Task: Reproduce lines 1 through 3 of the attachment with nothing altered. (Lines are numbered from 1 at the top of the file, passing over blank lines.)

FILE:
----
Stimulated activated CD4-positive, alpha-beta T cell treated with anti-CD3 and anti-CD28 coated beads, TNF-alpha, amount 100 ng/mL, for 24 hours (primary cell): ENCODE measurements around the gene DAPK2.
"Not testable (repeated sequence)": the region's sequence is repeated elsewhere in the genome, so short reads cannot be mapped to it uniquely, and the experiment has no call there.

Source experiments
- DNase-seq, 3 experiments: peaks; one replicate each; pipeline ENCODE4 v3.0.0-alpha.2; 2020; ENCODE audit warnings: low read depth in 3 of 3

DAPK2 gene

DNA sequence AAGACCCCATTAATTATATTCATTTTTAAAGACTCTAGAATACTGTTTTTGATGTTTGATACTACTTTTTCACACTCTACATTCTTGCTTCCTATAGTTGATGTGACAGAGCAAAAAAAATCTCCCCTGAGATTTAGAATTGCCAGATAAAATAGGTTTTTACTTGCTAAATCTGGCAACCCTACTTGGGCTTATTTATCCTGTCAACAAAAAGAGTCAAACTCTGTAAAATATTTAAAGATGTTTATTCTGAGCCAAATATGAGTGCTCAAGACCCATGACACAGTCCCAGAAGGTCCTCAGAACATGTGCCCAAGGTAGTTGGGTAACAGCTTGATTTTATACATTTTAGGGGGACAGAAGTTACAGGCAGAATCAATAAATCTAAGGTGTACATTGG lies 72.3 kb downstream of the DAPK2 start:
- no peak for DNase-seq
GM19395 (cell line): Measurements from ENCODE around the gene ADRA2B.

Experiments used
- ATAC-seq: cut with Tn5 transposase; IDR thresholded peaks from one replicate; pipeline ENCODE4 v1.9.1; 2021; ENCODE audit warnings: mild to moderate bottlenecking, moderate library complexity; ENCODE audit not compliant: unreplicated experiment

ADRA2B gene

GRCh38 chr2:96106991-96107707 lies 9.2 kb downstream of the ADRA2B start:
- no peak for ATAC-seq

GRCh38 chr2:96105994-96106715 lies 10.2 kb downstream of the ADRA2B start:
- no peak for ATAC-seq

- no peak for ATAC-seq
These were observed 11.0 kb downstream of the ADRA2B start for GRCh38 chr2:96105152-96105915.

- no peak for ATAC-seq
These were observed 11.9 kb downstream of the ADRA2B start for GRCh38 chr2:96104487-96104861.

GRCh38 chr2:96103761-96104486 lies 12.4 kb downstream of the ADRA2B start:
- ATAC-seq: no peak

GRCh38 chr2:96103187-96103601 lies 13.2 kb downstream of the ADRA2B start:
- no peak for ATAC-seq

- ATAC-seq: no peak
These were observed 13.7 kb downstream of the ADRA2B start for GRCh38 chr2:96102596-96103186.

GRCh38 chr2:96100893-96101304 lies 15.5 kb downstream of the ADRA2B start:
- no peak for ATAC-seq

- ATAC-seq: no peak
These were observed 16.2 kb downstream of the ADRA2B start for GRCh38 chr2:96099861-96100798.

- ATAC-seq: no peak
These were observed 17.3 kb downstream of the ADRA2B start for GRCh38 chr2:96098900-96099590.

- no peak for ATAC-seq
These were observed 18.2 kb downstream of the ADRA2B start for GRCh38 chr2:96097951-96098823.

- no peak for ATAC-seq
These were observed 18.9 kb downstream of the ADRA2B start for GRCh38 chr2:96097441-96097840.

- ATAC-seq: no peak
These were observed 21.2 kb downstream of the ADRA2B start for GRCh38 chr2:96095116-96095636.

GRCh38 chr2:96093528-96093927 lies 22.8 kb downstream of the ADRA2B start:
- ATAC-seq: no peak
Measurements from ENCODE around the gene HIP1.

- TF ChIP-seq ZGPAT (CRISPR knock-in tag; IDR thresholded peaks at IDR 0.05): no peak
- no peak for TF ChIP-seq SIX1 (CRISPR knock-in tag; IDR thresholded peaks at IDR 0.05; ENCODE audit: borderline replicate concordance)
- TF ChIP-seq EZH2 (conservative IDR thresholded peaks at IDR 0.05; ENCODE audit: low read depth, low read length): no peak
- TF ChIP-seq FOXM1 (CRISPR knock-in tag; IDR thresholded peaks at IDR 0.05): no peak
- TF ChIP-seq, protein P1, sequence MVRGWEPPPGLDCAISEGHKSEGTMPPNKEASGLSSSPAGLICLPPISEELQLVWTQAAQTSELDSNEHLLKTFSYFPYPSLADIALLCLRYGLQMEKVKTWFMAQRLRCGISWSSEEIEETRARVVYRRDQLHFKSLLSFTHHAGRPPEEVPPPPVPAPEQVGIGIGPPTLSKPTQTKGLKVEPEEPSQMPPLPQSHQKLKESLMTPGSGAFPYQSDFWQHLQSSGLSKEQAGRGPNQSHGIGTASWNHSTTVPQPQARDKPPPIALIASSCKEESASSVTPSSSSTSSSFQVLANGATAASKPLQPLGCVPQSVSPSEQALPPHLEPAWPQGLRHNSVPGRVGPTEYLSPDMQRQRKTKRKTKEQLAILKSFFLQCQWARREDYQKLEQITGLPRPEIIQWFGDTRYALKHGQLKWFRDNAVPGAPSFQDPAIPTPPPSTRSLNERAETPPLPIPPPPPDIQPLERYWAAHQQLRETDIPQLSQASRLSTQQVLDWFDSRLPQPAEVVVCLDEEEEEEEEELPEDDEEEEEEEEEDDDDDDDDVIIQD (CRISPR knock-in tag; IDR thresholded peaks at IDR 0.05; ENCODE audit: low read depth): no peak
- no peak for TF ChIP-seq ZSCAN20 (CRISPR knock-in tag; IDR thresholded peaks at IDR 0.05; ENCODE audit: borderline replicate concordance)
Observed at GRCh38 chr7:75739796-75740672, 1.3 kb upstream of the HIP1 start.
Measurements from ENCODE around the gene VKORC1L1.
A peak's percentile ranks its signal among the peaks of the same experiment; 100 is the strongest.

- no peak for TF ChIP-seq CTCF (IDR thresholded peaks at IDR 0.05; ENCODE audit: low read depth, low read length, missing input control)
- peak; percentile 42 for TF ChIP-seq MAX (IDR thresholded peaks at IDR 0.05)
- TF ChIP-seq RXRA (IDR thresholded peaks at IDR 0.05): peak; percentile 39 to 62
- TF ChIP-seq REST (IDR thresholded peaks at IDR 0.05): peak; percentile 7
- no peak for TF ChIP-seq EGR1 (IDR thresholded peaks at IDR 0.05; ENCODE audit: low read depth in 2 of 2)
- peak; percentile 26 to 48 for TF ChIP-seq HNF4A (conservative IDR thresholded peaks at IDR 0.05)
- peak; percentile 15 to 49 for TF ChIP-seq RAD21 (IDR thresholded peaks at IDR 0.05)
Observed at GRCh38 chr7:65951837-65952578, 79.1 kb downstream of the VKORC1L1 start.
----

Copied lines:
Stimulated activated CD4-positive, alpha-beta T cell treated with anti-CD3 and anti-CD28 coated beads, TNF-alpha, amount 100 ng/mL, for 24 hours (primary cell): ENCODE measurements around the gene DAPK2.
"Not testable (repeated sequence)": the region's sequence is repeated elsewhere in the genome, so short reads cannot be mapped to it uniquely, and the experiment has no call there.

Source experiments